He’s a not businessman, he’s a business, man.
The Jaybo trademark will allow JAY-Z’s company, S. Carter Enterprises, to use Jaybo for a wide range of merchandise including T-shirts, hats, mugs, tote bags, bumper stickers, candles, diaper changing mats, pocket watches and more.
One trademark request also gives JAY-Z, 48, the exclusive rights to use Jaybo in films and television series.
“The Story of O.J.”, the first video released off JAY-Z’s 2017 album “4:44,” was released on July 5, one day before the initial trademark requests were filed on July 6.
In the video, Jaybo raps about race relations, gentrification and the importance of investing against the backdrops of cotton fields, a segregated bus and the Brooklyn Bridge.
JAY-Z’s got 99 problems, but a trademark ain’t one.
(Slaven Vlasic/Getty Images for Sports Illustra)
JAY-Z’s move to trademark Jaybo gives the rap mogul a rare opportunity to reappropriate and profit off a historically racist character.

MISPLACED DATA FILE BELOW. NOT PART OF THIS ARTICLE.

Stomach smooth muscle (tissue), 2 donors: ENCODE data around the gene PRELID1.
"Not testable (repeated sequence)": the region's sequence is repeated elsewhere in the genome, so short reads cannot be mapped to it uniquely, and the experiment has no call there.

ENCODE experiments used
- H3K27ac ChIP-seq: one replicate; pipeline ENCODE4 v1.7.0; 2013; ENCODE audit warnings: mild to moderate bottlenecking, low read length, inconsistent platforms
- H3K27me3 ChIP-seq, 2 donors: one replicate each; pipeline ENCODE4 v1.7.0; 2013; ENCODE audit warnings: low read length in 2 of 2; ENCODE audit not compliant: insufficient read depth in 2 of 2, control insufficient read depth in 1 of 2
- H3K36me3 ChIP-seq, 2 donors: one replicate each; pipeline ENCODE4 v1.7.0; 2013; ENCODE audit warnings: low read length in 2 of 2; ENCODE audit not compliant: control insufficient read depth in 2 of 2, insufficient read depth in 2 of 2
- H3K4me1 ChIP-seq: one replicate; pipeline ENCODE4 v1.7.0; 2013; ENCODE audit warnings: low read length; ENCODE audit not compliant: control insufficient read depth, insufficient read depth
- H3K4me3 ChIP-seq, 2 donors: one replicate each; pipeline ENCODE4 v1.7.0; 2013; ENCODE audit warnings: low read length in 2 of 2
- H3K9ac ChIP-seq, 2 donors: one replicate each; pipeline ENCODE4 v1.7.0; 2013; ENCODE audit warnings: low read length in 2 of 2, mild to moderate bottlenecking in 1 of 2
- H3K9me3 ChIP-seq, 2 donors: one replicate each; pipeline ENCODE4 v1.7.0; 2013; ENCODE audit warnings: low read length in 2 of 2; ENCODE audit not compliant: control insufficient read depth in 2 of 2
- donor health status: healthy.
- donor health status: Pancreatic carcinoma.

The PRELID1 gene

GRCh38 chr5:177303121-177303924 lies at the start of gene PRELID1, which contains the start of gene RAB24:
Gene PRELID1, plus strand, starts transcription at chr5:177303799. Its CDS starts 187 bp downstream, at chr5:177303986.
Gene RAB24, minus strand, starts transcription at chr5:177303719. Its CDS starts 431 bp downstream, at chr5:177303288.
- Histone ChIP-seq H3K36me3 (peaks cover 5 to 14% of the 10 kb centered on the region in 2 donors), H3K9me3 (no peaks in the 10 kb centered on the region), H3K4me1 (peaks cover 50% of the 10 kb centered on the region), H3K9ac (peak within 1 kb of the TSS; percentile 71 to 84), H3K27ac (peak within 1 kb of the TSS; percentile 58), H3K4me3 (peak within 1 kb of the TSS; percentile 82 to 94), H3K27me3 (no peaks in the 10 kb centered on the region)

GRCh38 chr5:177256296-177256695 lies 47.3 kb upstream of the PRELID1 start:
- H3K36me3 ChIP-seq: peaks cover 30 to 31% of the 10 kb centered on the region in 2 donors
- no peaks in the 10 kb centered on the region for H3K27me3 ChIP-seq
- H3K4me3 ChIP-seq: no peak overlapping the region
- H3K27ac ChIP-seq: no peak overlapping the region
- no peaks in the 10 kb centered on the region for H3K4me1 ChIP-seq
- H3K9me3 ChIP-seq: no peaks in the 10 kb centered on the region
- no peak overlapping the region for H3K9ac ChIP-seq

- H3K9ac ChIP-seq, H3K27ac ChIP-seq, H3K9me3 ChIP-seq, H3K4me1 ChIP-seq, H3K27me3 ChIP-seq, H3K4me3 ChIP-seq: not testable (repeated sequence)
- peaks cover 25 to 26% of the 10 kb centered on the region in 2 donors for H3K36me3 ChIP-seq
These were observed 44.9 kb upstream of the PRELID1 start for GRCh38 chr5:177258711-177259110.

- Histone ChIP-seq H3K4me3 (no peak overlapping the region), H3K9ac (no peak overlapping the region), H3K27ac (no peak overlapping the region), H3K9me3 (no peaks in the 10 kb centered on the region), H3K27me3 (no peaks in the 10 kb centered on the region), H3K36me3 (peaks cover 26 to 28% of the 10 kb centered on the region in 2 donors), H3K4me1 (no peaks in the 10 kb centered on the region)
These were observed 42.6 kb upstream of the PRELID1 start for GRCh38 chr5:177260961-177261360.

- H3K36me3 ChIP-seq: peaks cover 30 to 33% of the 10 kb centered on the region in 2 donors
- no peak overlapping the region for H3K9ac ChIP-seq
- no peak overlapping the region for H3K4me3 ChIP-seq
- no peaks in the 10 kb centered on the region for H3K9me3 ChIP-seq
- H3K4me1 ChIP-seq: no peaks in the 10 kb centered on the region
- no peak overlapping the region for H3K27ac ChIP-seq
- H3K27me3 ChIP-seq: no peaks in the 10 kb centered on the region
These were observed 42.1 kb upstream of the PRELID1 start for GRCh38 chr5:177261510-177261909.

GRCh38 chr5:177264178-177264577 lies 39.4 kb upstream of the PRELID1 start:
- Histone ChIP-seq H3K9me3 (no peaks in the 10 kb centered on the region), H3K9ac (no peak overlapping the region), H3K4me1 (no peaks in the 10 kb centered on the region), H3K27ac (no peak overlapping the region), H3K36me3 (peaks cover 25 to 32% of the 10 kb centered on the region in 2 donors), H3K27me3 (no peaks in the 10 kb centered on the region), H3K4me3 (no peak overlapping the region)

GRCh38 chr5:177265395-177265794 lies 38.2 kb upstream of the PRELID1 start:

Jaybo is a play on “Sambo,” which originates from the 1899 children’s book “The Story of Little Black Sambo,” which has widely been derided as racist.
It also affords JAY-Z a new revenue stream after it was reported in December that his music streaming service, Tidal, was losing tens of millions of dollars per year and could run out of cash in months.
“Story of O.J.” is nominated for three Grammy Awards later this month — Record of the Year, Best Rap Song and Best Music Video — in addition to JAY-Z’s five other nominations.
JAY-Z’s eight nominations makes him tied with Stevie Wonder as third most-nominated artist in Grammys history.